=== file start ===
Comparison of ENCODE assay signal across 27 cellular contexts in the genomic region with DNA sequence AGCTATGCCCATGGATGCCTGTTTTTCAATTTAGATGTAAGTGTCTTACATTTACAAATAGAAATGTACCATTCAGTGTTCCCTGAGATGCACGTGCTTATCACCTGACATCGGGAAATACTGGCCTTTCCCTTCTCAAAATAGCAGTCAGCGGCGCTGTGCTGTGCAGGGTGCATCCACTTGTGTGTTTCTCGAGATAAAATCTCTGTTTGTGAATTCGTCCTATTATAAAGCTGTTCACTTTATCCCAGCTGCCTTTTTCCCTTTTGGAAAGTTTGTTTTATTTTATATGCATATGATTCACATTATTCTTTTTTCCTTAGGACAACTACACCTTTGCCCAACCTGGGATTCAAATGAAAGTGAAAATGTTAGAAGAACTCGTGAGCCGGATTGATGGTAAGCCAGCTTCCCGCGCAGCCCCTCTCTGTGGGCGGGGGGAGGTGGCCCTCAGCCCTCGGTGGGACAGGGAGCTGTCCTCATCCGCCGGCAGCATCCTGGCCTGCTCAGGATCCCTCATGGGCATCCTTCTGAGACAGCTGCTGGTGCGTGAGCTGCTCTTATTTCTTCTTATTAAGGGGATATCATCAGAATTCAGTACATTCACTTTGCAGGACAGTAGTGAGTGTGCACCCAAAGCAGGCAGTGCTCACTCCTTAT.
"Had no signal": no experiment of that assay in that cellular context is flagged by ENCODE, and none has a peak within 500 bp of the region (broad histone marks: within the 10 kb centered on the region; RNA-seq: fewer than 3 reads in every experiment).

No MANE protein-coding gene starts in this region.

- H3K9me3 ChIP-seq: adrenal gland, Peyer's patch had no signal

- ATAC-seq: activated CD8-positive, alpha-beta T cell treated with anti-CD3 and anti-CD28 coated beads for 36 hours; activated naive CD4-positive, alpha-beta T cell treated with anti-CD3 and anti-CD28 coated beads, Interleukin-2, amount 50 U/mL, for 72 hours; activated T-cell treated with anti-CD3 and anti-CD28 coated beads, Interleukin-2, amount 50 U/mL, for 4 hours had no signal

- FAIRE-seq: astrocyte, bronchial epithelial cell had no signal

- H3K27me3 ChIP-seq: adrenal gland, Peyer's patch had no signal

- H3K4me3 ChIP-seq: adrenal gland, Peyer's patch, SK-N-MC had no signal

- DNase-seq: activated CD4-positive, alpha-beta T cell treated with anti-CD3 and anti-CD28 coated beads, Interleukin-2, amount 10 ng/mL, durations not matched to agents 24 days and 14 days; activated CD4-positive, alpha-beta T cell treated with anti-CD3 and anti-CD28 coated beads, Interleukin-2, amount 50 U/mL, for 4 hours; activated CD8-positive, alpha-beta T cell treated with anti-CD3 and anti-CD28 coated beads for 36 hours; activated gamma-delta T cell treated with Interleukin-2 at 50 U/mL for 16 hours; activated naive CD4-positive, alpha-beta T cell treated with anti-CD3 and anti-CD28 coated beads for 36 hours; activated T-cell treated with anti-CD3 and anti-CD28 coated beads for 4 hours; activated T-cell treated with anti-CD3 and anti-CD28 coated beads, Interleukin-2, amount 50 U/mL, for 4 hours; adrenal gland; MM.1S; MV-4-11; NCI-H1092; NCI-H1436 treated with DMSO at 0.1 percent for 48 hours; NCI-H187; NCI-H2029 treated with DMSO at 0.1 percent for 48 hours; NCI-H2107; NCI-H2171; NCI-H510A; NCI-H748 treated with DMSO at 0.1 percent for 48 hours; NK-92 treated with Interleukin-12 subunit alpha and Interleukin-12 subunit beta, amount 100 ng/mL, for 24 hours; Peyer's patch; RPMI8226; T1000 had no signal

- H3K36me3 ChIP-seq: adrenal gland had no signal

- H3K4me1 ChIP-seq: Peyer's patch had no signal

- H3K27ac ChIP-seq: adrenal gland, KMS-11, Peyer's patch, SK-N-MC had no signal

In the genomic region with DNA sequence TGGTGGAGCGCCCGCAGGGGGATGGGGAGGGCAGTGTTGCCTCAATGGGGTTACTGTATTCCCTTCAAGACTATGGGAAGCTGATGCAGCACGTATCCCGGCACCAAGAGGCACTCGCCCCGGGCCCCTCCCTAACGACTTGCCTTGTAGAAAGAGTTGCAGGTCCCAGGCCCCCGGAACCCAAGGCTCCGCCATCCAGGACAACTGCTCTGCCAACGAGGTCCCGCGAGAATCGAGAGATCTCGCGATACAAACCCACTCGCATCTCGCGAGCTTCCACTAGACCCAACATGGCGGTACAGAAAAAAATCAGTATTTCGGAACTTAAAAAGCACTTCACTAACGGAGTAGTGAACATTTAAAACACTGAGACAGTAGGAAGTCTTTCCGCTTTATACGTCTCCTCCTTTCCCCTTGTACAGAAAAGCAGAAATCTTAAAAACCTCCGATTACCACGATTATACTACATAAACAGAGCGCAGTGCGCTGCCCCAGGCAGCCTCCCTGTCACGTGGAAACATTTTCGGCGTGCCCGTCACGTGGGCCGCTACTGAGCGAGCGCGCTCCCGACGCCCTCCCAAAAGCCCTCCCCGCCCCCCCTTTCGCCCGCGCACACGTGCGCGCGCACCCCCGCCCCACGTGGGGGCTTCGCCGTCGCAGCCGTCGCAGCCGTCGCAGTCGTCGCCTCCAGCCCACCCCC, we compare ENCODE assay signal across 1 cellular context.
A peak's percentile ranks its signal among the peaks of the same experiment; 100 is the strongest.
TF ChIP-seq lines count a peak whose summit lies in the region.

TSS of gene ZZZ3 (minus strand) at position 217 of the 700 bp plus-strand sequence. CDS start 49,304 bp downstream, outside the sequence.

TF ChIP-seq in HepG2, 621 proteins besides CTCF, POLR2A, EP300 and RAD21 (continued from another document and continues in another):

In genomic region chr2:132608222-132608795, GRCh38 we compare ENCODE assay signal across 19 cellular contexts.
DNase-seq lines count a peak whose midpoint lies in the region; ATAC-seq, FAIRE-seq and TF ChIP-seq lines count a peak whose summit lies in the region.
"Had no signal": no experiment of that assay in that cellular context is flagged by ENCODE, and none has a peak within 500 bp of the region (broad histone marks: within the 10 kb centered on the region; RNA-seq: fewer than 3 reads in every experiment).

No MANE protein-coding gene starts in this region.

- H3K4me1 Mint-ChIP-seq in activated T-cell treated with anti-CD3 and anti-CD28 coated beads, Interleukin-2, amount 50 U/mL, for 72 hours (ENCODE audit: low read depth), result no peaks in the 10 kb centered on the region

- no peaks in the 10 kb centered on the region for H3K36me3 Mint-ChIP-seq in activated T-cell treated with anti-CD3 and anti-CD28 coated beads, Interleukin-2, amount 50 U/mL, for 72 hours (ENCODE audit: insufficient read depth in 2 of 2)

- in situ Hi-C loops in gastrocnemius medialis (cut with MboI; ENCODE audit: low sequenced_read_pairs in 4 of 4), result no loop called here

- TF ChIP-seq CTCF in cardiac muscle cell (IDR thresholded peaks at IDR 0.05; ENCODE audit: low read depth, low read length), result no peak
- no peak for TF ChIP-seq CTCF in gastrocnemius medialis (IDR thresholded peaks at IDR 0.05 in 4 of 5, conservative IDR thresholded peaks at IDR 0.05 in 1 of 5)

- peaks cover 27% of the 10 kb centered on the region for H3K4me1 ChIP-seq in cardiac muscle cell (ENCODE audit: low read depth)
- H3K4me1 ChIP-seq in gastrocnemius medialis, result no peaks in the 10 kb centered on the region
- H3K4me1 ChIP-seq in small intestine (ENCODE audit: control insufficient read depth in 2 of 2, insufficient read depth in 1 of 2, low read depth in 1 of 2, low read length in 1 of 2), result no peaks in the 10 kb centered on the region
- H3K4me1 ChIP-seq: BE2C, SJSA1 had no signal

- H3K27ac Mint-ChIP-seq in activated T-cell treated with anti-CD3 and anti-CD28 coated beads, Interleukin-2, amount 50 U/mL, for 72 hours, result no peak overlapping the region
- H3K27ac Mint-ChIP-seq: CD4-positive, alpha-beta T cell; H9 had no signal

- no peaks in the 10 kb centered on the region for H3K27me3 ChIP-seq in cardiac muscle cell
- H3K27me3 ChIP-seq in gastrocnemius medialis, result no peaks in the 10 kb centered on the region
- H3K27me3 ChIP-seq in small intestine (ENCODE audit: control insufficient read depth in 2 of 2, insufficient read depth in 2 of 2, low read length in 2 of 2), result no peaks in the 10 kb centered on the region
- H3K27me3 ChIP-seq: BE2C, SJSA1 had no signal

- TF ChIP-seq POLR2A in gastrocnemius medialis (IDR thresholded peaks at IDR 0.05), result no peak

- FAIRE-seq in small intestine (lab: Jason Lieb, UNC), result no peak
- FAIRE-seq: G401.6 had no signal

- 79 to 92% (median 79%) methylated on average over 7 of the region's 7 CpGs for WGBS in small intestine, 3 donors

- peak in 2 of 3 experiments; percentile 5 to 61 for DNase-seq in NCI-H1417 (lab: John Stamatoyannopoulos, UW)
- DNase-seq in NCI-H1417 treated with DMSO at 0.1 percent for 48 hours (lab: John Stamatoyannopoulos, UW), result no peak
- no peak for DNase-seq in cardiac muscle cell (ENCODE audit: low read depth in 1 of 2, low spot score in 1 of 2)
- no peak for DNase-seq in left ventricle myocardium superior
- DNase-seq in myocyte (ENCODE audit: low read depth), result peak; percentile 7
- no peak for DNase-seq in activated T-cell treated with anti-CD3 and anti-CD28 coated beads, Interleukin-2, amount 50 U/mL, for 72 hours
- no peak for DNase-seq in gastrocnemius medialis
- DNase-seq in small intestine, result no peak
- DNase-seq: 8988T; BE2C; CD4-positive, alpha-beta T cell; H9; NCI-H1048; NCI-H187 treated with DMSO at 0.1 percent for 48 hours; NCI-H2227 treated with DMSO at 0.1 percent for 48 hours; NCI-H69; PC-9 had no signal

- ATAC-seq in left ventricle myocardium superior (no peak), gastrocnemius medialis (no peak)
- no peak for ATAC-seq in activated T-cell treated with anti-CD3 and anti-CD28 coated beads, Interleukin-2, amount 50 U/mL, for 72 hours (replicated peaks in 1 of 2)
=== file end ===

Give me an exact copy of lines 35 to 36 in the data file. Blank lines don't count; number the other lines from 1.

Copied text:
- H3K27me3 ChIP-seq in small intestine (ENCODE audit: control insufficient read depth in 2 of 2, insufficient read depth in 2 of 2, low read length in 2 of 2), result no peaks in the 10 kb centered on the region
- H3K27me3 ChIP-seq: BE2C, SJSA1 had no signal